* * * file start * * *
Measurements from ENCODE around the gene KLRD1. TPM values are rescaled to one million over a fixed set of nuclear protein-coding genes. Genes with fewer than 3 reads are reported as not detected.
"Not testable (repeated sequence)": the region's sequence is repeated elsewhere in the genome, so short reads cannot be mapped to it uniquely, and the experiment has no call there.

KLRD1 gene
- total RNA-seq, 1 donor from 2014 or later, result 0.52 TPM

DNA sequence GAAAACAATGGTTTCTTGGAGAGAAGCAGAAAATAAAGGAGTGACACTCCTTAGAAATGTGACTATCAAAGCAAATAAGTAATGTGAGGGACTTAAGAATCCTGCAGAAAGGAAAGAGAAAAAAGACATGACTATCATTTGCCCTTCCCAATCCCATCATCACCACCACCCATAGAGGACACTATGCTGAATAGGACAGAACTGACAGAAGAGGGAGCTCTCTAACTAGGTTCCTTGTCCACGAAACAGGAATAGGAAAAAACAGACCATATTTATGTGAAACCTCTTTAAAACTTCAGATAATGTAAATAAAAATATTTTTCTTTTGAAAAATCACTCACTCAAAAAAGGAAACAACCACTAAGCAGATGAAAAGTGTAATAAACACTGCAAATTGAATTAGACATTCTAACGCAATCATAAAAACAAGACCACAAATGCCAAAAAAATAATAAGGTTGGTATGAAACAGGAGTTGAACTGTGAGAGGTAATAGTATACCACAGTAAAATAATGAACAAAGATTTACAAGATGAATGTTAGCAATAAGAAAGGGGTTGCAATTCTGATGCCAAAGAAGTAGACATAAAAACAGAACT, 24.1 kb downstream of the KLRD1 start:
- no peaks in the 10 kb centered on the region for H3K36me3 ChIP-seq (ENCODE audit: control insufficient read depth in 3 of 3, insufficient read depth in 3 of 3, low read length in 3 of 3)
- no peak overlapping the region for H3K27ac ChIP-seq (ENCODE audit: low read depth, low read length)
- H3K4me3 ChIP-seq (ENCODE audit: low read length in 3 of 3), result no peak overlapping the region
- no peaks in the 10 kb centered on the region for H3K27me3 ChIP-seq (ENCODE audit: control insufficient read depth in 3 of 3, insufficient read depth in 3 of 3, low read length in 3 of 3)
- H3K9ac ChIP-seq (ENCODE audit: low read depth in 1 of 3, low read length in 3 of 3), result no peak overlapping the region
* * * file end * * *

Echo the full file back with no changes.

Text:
Measurements from ENCODE around the gene KLRD1. TPM values are rescaled to one million over a fixed set of nuclear protein-coding genes. Genes with fewer than 3 reads are reported as not detected.
"Not testable (repeated sequence)": the region's sequence is repeated elsewhere in the genome, so short reads cannot be mapped to it uniquely, and the experiment has no call there.

KLRD1 gene
- total RNA-seq, 1 donor from 2014 or later, result 0.52 TPM

DNA sequence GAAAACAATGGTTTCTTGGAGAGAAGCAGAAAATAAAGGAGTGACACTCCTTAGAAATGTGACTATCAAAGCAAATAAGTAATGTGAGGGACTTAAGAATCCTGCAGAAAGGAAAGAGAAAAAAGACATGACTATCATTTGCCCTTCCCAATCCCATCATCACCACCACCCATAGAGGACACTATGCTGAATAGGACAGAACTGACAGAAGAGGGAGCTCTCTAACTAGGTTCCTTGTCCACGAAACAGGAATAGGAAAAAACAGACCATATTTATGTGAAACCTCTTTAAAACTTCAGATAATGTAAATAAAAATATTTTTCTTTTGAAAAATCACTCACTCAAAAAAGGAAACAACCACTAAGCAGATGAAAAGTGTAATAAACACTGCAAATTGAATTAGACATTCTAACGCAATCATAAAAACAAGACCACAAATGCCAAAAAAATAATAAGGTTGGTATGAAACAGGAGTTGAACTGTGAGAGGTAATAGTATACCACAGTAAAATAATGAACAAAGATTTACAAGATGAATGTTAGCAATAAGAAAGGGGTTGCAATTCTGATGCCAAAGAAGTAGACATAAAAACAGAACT, 24.1 kb downstream of the KLRD1 start:
- no peaks in the 10 kb centered on the region for H3K36me3 ChIP-seq (ENCODE audit: control insufficient read depth in 3 of 3, insufficient read depth in 3 of 3, low read length in 3 of 3)
- no peak overlapping the region for H3K27ac ChIP-seq (ENCODE audit: low read depth, low read length)
- H3K4me3 ChIP-seq (ENCODE audit: low read length in 3 of 3), result no peak overlapping the region
- no peaks in the 10 kb centered on the region for H3K27me3 ChIP-seq (ENCODE audit: control insufficient read depth in 3 of 3, insufficient read depth in 3 of 3, low read length in 3 of 3)
- H3K9ac ChIP-seq (ENCODE audit: low read depth in 1 of 3, low read length in 3 of 3), result no peak overlapping the region